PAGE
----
Florida Court Explains Why Bitcoin is Not Money
Having just gotten around to reading the order granting the motion to dismiss in the proceedings of the State of Florida vs. Michell Abner Espinoza, the document by Circuit Court Judge Teresa Pooler, is pretty interesting. The case regarding Espinoza has been in the news for many months now, but the final ruling was just filed in July. The case has been described as defining whether or not Bitcoin is money. Regardless of any ramifications, the argument as presented by the defendant and the Judge are pretty interesting.
If you have not read about the case, in brief, Michell Abner Espinoza was being prosecuted for money laundering and unlawful money services. The US Secret Services Miami Electronic Task Force.
The US Secret Services Miami Electronic Task Force decided to swing by CraigsList (of course) and localbitcoins.com to see what they could dig up. Seeing an advertisement that explained the defendant was willing to sell Bitcoin in person for cash, the Feds thought they had uncovered something nefarious. A meeting was set up at the Nespresso Cafe where .40322580 Bitcoins were sold for $500. A few weeks later a second, similar transaction for $1000 was completed at a Haagen-Dazs ice cream store. The undercover detective inquired during this meeting if Abner would accept stolen credit cards for payment but Abner did not commit. The final operation took place in a Hotel room (unnamed) for $30,000 – along with wires and surveillance equipment. The detective showed a “flash roll” of bogus cash to Abner, and he got nervous. While Abner did not take possession of the cash, the Feds still busted him and charged him with the aforementioned crimes.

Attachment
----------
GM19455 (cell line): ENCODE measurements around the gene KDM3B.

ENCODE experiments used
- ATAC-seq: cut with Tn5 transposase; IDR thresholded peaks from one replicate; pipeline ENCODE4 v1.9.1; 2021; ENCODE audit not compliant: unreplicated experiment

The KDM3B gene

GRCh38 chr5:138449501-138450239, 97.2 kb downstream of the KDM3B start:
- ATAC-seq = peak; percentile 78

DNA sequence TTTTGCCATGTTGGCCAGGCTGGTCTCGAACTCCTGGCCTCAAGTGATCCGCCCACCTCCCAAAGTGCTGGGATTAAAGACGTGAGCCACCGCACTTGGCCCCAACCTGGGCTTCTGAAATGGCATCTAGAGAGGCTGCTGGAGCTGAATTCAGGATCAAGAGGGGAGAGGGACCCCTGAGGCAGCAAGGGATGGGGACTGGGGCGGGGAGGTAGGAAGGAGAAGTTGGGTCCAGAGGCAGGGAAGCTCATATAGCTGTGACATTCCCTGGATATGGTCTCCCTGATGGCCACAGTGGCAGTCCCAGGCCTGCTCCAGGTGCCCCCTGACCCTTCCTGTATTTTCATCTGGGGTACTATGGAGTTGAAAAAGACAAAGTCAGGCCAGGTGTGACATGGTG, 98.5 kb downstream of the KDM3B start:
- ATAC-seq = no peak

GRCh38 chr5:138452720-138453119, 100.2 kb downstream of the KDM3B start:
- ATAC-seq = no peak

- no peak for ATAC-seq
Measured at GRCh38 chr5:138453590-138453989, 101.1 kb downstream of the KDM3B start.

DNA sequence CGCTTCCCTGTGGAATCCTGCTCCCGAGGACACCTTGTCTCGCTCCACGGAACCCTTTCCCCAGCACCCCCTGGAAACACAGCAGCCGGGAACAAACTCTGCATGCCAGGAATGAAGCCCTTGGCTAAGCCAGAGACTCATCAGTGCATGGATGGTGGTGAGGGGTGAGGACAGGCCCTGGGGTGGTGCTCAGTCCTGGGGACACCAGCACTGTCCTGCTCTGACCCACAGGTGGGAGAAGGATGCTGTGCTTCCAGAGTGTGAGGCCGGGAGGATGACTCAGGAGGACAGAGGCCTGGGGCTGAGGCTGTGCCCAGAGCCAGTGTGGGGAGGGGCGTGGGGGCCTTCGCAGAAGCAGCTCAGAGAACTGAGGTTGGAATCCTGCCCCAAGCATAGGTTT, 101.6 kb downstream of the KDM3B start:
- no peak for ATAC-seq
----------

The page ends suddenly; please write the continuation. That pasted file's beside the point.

Abner, eventually walked as the case was tossed out by the Judge. Abner and his defense attorneys beat the rap not so much because the evidence against him was tenuous at best but because the Judge decided Bitcoin was not money – as presently defined.
First, the Judge explained that Abner’s process was more like “day trading”. He bought low and sold high. A payment instrument is defined as a check, money order, cash, etc. Bitcoin or virtual currency is not on the statutory list. The Judge also noted that the IRS has classified Bitcoin as “property for tax purposes.”
The state also alleged that Abner charged a commission but the Judge pushed back quoting the dictionary definition courtesy of Merriam-Webster.
The court said that while Bitcoin may have some attributes of currency it simply does not fit into current statutory definitions.
As for the money laundering part, the court said it was unwilling to punish an individual for selling their personal property.
The Judge closed by stating;
“Without legislative action geared towards a much-needed update to the particular language within this statute, this Court finds there is insufficient evidence as a matter of law that this Defendant committed any crimes as charged.”
So has the ruling set a substantial precedent? While I am no attorney, I would guess probably not. You can expect state legislatures in Florida, and elsewhere, to be updating their definitions at some point in the future. Expect the federal government to better define digital currency too.
The Judge’s decision is embedded below.